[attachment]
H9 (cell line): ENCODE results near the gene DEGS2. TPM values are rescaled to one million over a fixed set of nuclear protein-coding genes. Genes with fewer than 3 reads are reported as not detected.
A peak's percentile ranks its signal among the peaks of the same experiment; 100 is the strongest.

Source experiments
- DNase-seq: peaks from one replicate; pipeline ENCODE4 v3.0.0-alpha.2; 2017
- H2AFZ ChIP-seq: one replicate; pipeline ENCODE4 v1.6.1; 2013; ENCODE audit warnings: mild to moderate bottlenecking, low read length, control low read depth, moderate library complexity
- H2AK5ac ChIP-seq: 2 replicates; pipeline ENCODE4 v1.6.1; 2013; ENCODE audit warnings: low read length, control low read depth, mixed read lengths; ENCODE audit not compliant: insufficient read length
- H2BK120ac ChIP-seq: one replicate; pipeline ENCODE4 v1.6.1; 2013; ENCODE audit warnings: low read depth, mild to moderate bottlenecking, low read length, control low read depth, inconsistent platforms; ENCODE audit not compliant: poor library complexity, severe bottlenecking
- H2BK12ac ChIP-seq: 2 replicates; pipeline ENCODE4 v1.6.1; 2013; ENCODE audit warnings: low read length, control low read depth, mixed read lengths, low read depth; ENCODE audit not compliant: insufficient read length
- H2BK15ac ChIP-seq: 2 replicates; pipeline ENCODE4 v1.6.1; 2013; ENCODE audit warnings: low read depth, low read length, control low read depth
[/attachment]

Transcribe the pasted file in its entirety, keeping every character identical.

H9 (cell line): ENCODE results near the gene DEGS2. TPM values are rescaled to one million over a fixed set of nuclear protein-coding genes. Genes with fewer than 3 reads are reported as not detected.
A peak's percentile ranks its signal among the peaks of the same experiment; 100 is the strongest.

Source experiments
- DNase-seq: peaks from one replicate; pipeline ENCODE4 v3.0.0-alpha.2; 2017
- H2AFZ ChIP-seq: one replicate; pipeline ENCODE4 v1.6.1; 2013; ENCODE audit warnings: mild to moderate bottlenecking, low read length, control low read depth, moderate library complexity
- H2AK5ac ChIP-seq: 2 replicates; pipeline ENCODE4 v1.6.1; 2013; ENCODE audit warnings: low read length, control low read depth, mixed read lengths; ENCODE audit not compliant: insufficient read length
- H2BK120ac ChIP-seq: one replicate; pipeline ENCODE4 v1.6.1; 2013; ENCODE audit warnings: low read depth, mild to moderate bottlenecking, low read length, control low read depth, inconsistent platforms; ENCODE audit not compliant: poor library complexity, severe bottlenecking
- H2BK12ac ChIP-seq: 2 replicates; pipeline ENCODE4 v1.6.1; 2013; ENCODE audit warnings: low read length, control low read depth, mixed read lengths, low read depth; ENCODE audit not compliant: insufficient read length
- H2BK15ac ChIP-seq: 2 replicates; pipeline ENCODE4 v1.6.1; 2013; ENCODE audit warnings: low read depth, low read length, control low read depth